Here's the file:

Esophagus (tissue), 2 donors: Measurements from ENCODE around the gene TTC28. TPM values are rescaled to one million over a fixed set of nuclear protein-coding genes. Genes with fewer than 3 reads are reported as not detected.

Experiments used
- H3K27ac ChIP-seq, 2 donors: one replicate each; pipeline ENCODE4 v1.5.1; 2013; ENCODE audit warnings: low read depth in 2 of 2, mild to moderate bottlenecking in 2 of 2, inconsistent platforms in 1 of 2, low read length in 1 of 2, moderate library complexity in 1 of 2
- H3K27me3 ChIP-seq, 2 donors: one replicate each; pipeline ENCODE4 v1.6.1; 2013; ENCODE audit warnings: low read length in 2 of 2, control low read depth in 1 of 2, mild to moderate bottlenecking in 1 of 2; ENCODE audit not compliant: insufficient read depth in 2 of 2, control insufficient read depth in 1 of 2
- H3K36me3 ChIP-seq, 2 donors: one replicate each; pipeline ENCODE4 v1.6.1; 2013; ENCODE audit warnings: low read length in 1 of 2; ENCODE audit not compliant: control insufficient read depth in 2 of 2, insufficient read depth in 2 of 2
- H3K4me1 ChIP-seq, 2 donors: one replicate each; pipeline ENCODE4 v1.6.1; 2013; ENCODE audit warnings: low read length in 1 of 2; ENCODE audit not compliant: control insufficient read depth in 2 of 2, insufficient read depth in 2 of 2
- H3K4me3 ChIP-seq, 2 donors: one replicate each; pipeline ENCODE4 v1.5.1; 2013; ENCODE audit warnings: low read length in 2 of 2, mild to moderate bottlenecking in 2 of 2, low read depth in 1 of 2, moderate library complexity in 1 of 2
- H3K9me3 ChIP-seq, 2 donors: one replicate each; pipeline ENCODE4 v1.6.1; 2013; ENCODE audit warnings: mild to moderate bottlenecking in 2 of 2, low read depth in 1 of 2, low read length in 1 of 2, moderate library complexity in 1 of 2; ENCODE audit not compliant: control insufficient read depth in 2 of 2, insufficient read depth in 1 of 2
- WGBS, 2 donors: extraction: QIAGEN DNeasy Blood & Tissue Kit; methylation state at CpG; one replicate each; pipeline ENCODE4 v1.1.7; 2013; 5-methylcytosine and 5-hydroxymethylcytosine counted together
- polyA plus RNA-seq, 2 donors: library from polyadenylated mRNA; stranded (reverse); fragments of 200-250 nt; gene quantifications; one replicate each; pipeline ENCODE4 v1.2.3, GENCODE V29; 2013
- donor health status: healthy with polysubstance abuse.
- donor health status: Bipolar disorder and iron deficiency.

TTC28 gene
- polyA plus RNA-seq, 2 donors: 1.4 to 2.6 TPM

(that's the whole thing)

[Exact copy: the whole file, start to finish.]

Esophagus (tissue), 2 donors: Measurements from ENCODE around the gene TTC28. TPM values are rescaled to one million over a fixed set of nuclear protein-coding genes. Genes with fewer than 3 reads are reported as not detected.

Experiments used
- H3K27ac ChIP-seq, 2 donors: one replicate each; pipeline ENCODE4 v1.5.1; 2013; ENCODE audit warnings: low read depth in 2 of 2, mild to moderate bottlenecking in 2 of 2, inconsistent platforms in 1 of 2, low read length in 1 of 2, moderate library complexity in 1 of 2
- H3K27me3 ChIP-seq, 2 donors: one replicate each; pipeline ENCODE4 v1.6.1; 2013; ENCODE audit warnings: low read length in 2 of 2, control low read depth in 1 of 2, mild to moderate bottlenecking in 1 of 2; ENCODE audit not compliant: insufficient read depth in 2 of 2, control insufficient read depth in 1 of 2
- H3K36me3 ChIP-seq, 2 donors: one replicate each; pipeline ENCODE4 v1.6.1; 2013; ENCODE audit warnings: low read length in 1 of 2; ENCODE audit not compliant: control insufficient read depth in 2 of 2, insufficient read depth in 2 of 2
- H3K4me1 ChIP-seq, 2 donors: one replicate each; pipeline ENCODE4 v1.6.1; 2013; ENCODE audit warnings: low read length in 1 of 2; ENCODE audit not compliant: control insufficient read depth in 2 of 2, insufficient read depth in 2 of 2
- H3K4me3 ChIP-seq, 2 donors: one replicate each; pipeline ENCODE4 v1.5.1; 2013; ENCODE audit warnings: low read length in 2 of 2, mild to moderate bottlenecking in 2 of 2, low read depth in 1 of 2, moderate library complexity in 1 of 2
- H3K9me3 ChIP-seq, 2 donors: one replicate each; pipeline ENCODE4 v1.6.1; 2013; ENCODE audit warnings: mild to moderate bottlenecking in 2 of 2, low read depth in 1 of 2, low read length in 1 of 2, moderate library complexity in 1 of 2; ENCODE audit not compliant: control insufficient read depth in 2 of 2, insufficient read depth in 1 of 2
- WGBS, 2 donors: extraction: QIAGEN DNeasy Blood & Tissue Kit; methylation state at CpG; one replicate each; pipeline ENCODE4 v1.1.7; 2013; 5-methylcytosine and 5-hydroxymethylcytosine counted together
- polyA plus RNA-seq, 2 donors: library from polyadenylated mRNA; stranded (reverse); fragments of 200-250 nt; gene quantifications; one replicate each; pipeline ENCODE4 v1.2.3, GENCODE V29; 2013
- donor health status: healthy with polysubstance abuse.
- donor health status: Bipolar disorder and iron deficiency.

TTC28 gene
- polyA plus RNA-seq, 2 donors: 1.4 to 2.6 TPM